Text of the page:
Saturday, October 28, 2006

About eating animals

I have been a vegetarian for a bit more than 15 years. I became one because I couldn't escape how easy it is to eat without eating animals and I had the vague idea that it was a small good thing not to eat them. I didn't go much deeper than that (that shallow thinking is quite enough to end meat-eating) so I still drank milk and ate eggs. It's not so much that animals suffer, although of course that concerns me, but that they die.

On reflection, three things have occurred to me. First, the suffering is possibly worse than the dying. Killing something to eat it is not so bad. It's natural that those that are able dispatch what they can and eat it. Lions do not stop to think whether they should rather eat carrots than gazelles. Of course I am being facetious. I consider myself more capable of ethical consideration than a lion. What I have a problem with these days is that that consideration lacks foundation. I find it harder to think of myself as anything different from any other animal. There is something speciesist in being vegetarian: I consider myself better than the brutes that simply eat other animals at the same time as I claim to be considering them my equals by caring about them enough not to eat them. But being kept in a factory farm is a bad fate for an animal, and I feel worse that I am in some small way complicit in their suffering in this way. I eat free range eggs but I don't buy organic milk. I have my doubts that it is "free range" in any case.

Second, I have reason to doubt my compassion for animals. Perhaps it was only ever squeamishness, which is not quite so noble. I simply don't feel all that compassionate though. I have had the yard treated for ants and I bombard my children's hair with lice medicine (which doesn't seem to work; no surprise, Brisbane is chockers with tough insects that bite weigh above their weight). I sprayed the outside of the house with creepy-crawly killer. This is just to avoid discomfort, not even because insects pose a threat to me. So I can't really claim to feel compassion for all living things, although I am sorry to think about the dead ants and so on.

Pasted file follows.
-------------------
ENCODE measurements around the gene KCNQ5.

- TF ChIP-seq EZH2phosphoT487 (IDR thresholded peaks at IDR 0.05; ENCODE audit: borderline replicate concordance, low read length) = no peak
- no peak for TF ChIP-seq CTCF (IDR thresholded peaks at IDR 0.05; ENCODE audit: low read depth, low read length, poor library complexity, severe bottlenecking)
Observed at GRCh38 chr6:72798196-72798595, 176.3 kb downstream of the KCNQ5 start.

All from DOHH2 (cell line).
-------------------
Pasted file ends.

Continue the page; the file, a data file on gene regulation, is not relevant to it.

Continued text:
Third, I find that it is conceptually difficult to distinguish a cow from a carrot. Both are living things and I struggle to work out why I should care more about the cow. Most reasons that I can come up with are fairly anthropomorphic. The best of a bad bunch is that cows feel and carrots don't. Which is true but surely one need only avoid allowing the cow to suffer?

I am left with a faint revulsion, which as I say is not much more than plain squeamishness, or a feeling that those nice cows should be allowed to live.

I suppose I could start eating meat again. Philosophically I could and it would improve my eating habits no end (it's hard to be a veggie in a place that is entirely meat-oriented). But the thought of meat makes me sick, so it's quite moot. I doubt I'll ever eat it again.

Monday, October 16, 2006

My being only me

I am only jealous if you think what you have with them is like what you have with me. If you think it is, do not tell me because I will cast you aside like I would a worn-out shoe. I will never think of you with any sentiment because the magic is only in my being only me. You cannot have two, whatever else you do with them.